- The layer of coffee to be dried should have a maximum thickness of 3cm, preferably 2.5cm for optimal drying. It is very important to stir the coffee about three times a day to avoid an accumulation of wet beans. For this purpose, rakes can be used to keep the beans moving and aerated, without having to enter the dryer. This practice achieves a 25% drying of the beans.
- Have good access to the construction site, since, if it is located in a very remote area or with obstacles to enter, the work may be difficult to conduct.
Adequate lighting, good temperature and humidity, and ideal air exchange are essential for coffee drying to be qualified as optimal.
Why is air exchange so important in coffee drying?
Air exchange is important because the coffee grower must be able to recognize the conditions of the bean to make the curtain movements. Once the beans have been harvested and the pulping has been done, the beans must be dried, each one at its own time, since there are different harvesting days.
The idea is to divide the solar dryers or drying beds on the inside, identifying the days on which the coffee beans are placed to be dried. In this way, it is easier to know at what moment the coffee should be removed, what percentage of humidity is being obtained, and the weight it is reaching to determine the percentage of humidity that’s progressively achieved until reaching the optimum percentage (10% or 12%).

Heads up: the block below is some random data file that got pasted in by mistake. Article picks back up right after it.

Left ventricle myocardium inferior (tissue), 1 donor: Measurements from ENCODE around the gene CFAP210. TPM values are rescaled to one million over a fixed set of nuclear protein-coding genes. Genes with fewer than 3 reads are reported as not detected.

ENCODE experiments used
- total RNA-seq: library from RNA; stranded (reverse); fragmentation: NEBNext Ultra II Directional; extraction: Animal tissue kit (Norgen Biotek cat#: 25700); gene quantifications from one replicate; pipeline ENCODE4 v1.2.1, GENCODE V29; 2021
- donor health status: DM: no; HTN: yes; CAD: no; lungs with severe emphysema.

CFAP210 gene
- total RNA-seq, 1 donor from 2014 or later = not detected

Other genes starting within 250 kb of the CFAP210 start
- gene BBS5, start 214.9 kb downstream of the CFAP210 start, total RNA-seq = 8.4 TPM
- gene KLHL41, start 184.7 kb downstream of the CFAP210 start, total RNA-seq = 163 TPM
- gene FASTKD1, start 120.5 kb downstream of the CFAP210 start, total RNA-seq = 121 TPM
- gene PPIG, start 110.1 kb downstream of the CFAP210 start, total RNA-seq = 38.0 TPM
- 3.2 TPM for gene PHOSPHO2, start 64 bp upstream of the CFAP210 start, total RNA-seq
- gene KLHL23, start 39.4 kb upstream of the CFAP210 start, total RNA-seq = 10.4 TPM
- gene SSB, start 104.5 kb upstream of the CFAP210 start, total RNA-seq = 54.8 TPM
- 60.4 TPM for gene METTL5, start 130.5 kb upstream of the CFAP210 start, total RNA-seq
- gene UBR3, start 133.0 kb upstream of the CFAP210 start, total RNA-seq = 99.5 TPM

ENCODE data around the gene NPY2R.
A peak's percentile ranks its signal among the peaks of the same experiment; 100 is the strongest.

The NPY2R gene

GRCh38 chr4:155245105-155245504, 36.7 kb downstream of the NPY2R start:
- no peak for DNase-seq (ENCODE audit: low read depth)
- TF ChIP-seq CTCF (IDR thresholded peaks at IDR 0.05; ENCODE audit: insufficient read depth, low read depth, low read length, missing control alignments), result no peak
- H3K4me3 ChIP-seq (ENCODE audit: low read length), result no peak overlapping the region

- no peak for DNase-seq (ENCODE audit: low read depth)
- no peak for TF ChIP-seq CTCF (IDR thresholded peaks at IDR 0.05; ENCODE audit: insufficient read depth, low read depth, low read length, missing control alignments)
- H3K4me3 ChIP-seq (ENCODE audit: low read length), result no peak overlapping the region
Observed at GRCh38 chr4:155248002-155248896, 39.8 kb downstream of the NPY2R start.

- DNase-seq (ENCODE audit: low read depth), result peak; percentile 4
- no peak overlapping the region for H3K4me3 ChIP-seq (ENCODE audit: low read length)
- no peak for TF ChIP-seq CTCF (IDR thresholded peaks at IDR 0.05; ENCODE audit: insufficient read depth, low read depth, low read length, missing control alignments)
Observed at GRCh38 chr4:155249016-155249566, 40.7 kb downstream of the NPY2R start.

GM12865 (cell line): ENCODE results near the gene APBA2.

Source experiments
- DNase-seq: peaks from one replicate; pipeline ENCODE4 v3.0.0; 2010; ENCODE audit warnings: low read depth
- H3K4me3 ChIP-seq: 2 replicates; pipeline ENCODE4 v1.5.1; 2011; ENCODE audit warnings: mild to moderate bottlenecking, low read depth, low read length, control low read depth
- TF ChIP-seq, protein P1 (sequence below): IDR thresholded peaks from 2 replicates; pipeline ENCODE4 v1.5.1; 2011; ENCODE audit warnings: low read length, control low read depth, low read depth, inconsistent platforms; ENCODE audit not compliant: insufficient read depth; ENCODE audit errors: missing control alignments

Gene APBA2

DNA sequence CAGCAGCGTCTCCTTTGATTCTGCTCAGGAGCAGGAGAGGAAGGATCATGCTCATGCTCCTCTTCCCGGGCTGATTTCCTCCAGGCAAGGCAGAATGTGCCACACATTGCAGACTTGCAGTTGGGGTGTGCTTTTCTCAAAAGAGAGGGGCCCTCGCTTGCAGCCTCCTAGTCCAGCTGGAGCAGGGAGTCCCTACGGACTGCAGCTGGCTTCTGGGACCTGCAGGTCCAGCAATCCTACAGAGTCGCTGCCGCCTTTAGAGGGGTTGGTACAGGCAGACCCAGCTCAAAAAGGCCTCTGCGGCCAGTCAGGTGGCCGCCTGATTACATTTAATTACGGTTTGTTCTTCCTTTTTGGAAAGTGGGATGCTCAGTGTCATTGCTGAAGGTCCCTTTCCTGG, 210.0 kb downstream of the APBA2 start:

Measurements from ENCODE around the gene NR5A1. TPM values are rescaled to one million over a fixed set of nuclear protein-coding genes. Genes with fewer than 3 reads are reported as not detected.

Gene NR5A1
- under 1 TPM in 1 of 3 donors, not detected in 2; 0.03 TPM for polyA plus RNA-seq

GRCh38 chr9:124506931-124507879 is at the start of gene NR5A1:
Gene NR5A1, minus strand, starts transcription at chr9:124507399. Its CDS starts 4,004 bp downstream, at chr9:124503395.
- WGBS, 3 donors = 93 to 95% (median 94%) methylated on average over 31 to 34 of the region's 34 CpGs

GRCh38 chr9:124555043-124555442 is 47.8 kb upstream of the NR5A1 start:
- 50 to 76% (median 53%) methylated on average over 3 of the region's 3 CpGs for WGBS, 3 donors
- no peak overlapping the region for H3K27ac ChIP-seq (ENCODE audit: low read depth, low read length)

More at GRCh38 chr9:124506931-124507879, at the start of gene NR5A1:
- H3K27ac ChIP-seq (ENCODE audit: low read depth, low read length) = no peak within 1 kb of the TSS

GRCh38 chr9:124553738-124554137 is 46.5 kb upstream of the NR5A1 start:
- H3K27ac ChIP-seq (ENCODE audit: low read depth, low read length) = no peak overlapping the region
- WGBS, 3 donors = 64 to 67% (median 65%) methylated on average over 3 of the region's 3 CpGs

Depending on the area, curtain movements will be made -if possible, between 10:00 a.m. and 2:00 p.m.- when there is generally the highest temperature accumulation in the tropical zone.
The opening of the side curtains will depend on the humidity and temperature. At the beginning of the coffee drying process, it is advisable to have the curtains open at 50%, and as the coffee dries, gradually decrease the air intake by 30% and then by 20%. At the end of the process, it is advisable to have these lateral curtains almost closed so that the temperature increases more in the interior, and this mass of heat finishes taking the coffee to the optimum point where the bean reaches adequate humidity to pack and store it.